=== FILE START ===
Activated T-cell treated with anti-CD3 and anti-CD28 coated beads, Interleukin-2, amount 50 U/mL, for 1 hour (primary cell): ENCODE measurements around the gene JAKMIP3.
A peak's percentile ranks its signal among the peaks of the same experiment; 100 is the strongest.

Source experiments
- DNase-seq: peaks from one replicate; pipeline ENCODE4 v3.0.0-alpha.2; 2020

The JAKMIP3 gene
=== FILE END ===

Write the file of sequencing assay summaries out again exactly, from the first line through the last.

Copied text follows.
Activated T-cell treated with anti-CD3 and anti-CD28 coated beads, Interleukin-2, amount 50 U/mL, for 1 hour (primary cell): ENCODE measurements around the gene JAKMIP3.
A peak's percentile ranks its signal among the peaks of the same experiment; 100 is the strongest.

Source experiments
- DNase-seq: peaks from one replicate; pipeline ENCODE4 v3.0.0-alpha.2; 2020

The JAKMIP3 gene